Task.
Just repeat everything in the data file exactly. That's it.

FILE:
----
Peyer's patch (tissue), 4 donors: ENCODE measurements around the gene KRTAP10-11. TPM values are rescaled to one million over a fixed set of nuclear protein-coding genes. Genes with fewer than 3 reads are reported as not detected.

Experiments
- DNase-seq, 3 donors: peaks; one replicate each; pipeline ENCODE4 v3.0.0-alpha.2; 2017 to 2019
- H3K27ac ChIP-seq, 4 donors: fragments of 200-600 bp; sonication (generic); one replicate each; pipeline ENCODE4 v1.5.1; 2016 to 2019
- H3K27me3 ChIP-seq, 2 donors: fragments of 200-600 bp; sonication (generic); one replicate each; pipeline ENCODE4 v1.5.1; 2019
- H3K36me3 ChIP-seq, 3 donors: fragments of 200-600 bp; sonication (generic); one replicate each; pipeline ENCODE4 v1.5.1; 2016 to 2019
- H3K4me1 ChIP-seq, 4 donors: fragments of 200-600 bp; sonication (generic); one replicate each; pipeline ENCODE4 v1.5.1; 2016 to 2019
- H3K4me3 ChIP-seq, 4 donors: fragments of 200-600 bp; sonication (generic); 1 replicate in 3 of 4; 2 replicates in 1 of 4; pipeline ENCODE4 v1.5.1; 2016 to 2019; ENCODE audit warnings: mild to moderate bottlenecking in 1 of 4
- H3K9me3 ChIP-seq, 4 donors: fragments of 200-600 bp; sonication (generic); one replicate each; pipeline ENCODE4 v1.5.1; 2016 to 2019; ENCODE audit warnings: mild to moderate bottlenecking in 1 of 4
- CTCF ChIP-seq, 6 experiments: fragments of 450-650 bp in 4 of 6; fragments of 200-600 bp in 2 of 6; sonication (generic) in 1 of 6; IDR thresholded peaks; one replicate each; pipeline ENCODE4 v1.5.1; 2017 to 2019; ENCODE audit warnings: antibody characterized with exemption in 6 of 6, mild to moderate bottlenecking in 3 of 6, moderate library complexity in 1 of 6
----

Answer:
Peyer's patch (tissue), 4 donors: ENCODE measurements around the gene KRTAP10-11. TPM values are rescaled to one million over a fixed set of nuclear protein-coding genes. Genes with fewer than 3 reads are reported as not detected.

Experiments
- DNase-seq, 3 donors: peaks; one replicate each; pipeline ENCODE4 v3.0.0-alpha.2; 2017 to 2019
- H3K27ac ChIP-seq, 4 donors: fragments of 200-600 bp; sonication (generic); one replicate each; pipeline ENCODE4 v1.5.1; 2016 to 2019
- H3K27me3 ChIP-seq, 2 donors: fragments of 200-600 bp; sonication (generic); one replicate each; pipeline ENCODE4 v1.5.1; 2019
- H3K36me3 ChIP-seq, 3 donors: fragments of 200-600 bp; sonication (generic); one replicate each; pipeline ENCODE4 v1.5.1; 2016 to 2019
- H3K4me1 ChIP-seq, 4 donors: fragments of 200-600 bp; sonication (generic); one replicate each; pipeline ENCODE4 v1.5.1; 2016 to 2019
- H3K4me3 ChIP-seq, 4 donors: fragments of 200-600 bp; sonication (generic); 1 replicate in 3 of 4; 2 replicates in 1 of 4; pipeline ENCODE4 v1.5.1; 2016 to 2019; ENCODE audit warnings: mild to moderate bottlenecking in 1 of 4
- H3K9me3 ChIP-seq, 4 donors: fragments of 200-600 bp; sonication (generic); one replicate each; pipeline ENCODE4 v1.5.1; 2016 to 2019; ENCODE audit warnings: mild to moderate bottlenecking in 1 of 4
- CTCF ChIP-seq, 6 experiments: fragments of 450-650 bp in 4 of 6; fragments of 200-600 bp in 2 of 6; sonication (generic) in 1 of 6; IDR thresholded peaks; one replicate each; pipeline ENCODE4 v1.5.1; 2017 to 2019; ENCODE audit warnings: antibody characterized with exemption in 6 of 6, mild to moderate bottlenecking in 3 of 6, moderate library complexity in 1 of 6